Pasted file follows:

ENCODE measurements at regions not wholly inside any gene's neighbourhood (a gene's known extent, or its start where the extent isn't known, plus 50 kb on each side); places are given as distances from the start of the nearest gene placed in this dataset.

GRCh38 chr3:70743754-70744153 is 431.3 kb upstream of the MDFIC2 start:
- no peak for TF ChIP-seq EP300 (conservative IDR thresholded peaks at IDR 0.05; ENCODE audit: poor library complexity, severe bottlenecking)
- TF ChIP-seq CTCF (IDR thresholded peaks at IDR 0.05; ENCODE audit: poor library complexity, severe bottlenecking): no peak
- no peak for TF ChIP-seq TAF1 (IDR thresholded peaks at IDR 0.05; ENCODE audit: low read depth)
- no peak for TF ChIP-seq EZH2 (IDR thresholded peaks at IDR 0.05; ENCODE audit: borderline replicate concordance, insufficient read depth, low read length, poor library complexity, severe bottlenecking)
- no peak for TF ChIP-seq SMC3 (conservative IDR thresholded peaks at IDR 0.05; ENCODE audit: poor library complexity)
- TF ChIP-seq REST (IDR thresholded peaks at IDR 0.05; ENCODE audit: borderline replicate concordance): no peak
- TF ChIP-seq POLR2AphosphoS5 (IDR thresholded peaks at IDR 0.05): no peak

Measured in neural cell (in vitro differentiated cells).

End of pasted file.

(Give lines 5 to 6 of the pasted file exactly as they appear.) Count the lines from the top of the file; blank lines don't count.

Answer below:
- no peak for TF ChIP-seq TAF1 (IDR thresholded peaks at IDR 0.05; ENCODE audit: low read depth)
- no peak for TF ChIP-seq EZH2 (IDR thresholded peaks at IDR 0.05; ENCODE audit: borderline replicate concordance, insufficient read depth, low read length, poor library complexity, severe bottlenecking)